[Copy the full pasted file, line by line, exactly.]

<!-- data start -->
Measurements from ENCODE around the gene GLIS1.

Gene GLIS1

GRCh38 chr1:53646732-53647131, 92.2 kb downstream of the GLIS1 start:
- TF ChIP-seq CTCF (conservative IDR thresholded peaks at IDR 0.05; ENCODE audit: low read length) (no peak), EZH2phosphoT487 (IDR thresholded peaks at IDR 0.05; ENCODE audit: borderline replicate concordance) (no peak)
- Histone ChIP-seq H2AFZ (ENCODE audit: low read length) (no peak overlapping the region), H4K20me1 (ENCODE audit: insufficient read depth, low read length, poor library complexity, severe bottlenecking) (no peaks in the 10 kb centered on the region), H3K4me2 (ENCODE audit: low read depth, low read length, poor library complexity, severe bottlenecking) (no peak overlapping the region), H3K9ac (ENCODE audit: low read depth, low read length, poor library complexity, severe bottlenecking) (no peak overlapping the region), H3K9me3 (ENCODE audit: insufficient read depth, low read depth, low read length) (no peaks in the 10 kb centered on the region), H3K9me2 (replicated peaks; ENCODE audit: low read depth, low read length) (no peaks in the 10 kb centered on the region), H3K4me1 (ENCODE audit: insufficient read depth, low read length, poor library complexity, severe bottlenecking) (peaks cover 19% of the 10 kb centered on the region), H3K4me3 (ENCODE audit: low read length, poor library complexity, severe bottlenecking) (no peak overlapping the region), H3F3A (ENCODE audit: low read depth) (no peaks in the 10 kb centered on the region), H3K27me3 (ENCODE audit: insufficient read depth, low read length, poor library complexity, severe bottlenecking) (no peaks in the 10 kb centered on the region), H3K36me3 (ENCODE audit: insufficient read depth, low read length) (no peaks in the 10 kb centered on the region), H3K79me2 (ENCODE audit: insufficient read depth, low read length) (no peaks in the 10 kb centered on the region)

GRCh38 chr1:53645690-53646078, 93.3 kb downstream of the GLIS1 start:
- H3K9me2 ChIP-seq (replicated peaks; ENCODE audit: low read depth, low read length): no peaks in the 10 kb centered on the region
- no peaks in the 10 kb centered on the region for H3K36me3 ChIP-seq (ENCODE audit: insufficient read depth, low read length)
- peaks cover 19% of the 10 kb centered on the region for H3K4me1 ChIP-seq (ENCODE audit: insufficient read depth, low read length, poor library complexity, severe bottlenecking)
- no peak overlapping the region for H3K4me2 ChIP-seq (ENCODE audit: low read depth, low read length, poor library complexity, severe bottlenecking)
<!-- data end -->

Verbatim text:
Measurements from ENCODE around the gene GLIS1.

Gene GLIS1

GRCh38 chr1:53646732-53647131, 92.2 kb downstream of the GLIS1 start:
- TF ChIP-seq CTCF (conservative IDR thresholded peaks at IDR 0.05; ENCODE audit: low read length) (no peak), EZH2phosphoT487 (IDR thresholded peaks at IDR 0.05; ENCODE audit: borderline replicate concordance) (no peak)
- Histone ChIP-seq H2AFZ (ENCODE audit: low read length) (no peak overlapping the region), H4K20me1 (ENCODE audit: insufficient read depth, low read length, poor library complexity, severe bottlenecking) (no peaks in the 10 kb centered on the region), H3K4me2 (ENCODE audit: low read depth, low read length, poor library complexity, severe bottlenecking) (no peak overlapping the region), H3K9ac (ENCODE audit: low read depth, low read length, poor library complexity, severe bottlenecking) (no peak overlapping the region), H3K9me3 (ENCODE audit: insufficient read depth, low read depth, low read length) (no peaks in the 10 kb centered on the region), H3K9me2 (replicated peaks; ENCODE audit: low read depth, low read length) (no peaks in the 10 kb centered on the region), H3K4me1 (ENCODE audit: insufficient read depth, low read length, poor library complexity, severe bottlenecking) (peaks cover 19% of the 10 kb centered on the region), H3K4me3 (ENCODE audit: low read length, poor library complexity, severe bottlenecking) (no peak overlapping the region), H3F3A (ENCODE audit: low read depth) (no peaks in the 10 kb centered on the region), H3K27me3 (ENCODE audit: insufficient read depth, low read length, poor library complexity, severe bottlenecking) (no peaks in the 10 kb centered on the region), H3K36me3 (ENCODE audit: insufficient read depth, low read length) (no peaks in the 10 kb centered on the region), H3K79me2 (ENCODE audit: insufficient read depth, low read length) (no peaks in the 10 kb centered on the region)

GRCh38 chr1:53645690-53646078, 93.3 kb downstream of the GLIS1 start:
- H3K9me2 ChIP-seq (replicated peaks; ENCODE audit: low read depth, low read length): no peaks in the 10 kb centered on the region
- no peaks in the 10 kb centered on the region for H3K36me3 ChIP-seq (ENCODE audit: insufficient read depth, low read length)
- peaks cover 19% of the 10 kb centered on the region for H3K4me1 ChIP-seq (ENCODE audit: insufficient read depth, low read length, poor library complexity, severe bottlenecking)
- no peak overlapping the region for H3K4me2 ChIP-seq (ENCODE audit: low read depth, low read length, poor library complexity, severe bottlenecking)